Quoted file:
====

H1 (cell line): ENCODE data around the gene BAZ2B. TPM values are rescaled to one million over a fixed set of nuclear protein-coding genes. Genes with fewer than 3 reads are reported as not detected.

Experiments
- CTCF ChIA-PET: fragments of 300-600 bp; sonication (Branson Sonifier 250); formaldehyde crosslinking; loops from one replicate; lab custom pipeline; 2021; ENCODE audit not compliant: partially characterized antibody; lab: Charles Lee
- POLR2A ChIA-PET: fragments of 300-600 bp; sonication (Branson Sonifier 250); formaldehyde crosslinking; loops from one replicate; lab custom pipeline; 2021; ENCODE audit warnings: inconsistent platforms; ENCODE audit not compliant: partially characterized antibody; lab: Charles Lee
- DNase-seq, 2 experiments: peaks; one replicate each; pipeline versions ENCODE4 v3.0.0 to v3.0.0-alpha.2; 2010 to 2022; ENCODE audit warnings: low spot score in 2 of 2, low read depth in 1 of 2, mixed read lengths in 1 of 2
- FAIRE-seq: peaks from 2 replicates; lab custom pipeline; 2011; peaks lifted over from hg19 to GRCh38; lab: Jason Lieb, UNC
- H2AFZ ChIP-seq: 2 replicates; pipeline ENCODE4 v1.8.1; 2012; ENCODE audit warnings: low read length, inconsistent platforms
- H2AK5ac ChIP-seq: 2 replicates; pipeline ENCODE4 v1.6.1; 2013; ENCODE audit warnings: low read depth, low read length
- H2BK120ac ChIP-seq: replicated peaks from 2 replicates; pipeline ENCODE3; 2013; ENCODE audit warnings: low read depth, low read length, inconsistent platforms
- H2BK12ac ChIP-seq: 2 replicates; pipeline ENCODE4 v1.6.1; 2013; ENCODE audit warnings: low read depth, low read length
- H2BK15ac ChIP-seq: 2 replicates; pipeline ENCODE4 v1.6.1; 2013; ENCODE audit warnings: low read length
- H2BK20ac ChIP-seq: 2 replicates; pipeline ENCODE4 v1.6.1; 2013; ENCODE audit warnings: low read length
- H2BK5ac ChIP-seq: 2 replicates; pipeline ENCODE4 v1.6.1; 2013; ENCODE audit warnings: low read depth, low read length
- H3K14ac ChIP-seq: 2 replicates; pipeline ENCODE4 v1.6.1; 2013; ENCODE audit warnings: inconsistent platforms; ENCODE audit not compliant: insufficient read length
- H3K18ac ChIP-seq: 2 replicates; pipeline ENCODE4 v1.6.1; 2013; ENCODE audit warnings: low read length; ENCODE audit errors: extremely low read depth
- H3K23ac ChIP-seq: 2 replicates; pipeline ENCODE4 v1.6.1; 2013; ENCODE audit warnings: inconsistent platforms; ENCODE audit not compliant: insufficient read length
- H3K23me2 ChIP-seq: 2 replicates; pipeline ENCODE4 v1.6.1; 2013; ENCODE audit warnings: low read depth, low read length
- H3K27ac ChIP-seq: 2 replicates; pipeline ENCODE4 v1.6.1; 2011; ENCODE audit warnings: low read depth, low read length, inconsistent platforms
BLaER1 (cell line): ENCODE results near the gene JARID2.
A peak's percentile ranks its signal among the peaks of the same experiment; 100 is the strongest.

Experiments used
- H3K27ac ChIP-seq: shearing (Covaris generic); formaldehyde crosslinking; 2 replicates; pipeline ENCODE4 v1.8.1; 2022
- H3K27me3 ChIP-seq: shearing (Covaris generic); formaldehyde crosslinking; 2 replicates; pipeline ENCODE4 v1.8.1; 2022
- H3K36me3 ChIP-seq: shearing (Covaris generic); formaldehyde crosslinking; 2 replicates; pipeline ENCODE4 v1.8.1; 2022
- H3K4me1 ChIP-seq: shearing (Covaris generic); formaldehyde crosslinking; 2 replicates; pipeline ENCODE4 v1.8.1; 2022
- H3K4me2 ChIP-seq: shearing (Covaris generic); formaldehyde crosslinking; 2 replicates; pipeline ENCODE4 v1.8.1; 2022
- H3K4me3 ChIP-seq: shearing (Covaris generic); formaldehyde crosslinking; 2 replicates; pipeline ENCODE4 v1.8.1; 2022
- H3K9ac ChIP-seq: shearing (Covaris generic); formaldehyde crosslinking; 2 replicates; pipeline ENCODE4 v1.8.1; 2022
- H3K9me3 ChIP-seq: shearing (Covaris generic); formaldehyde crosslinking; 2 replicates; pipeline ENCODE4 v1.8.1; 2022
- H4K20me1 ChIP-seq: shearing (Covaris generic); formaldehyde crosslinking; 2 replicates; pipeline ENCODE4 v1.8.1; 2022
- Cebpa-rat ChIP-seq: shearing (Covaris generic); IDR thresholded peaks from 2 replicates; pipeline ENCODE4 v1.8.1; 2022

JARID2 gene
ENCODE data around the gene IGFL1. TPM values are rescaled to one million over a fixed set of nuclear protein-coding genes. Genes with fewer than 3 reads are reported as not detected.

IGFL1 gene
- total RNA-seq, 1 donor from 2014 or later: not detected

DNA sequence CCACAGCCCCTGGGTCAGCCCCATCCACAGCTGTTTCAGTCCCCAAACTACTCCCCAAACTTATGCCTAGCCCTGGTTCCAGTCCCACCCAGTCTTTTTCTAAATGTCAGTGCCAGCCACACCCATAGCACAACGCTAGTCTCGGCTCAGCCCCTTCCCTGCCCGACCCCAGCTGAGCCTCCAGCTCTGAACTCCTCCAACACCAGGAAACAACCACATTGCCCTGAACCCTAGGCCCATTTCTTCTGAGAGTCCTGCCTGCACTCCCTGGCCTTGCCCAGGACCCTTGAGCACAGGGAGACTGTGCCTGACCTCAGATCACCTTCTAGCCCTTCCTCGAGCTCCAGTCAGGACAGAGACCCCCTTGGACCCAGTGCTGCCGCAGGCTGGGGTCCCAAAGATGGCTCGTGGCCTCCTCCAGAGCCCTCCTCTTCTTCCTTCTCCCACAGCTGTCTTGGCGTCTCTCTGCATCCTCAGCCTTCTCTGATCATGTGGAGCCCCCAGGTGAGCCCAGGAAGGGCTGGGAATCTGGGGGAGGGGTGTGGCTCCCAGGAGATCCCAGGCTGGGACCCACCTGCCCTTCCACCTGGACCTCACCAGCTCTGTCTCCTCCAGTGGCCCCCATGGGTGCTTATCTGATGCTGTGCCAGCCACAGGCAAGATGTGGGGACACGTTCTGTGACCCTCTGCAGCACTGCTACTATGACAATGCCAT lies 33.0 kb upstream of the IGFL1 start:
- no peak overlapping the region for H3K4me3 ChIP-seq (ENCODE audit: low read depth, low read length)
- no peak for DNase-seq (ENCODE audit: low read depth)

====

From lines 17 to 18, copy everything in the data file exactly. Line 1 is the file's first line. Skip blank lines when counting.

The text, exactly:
- H3K23me2 ChIP-seq: 2 replicates; pipeline ENCODE4 v1.6.1; 2013; ENCODE audit warnings: low read depth, low read length
- H3K27ac ChIP-seq: 2 replicates; pipeline ENCODE4 v1.6.1; 2011; ENCODE audit warnings: low read depth, low read length, inconsistent platforms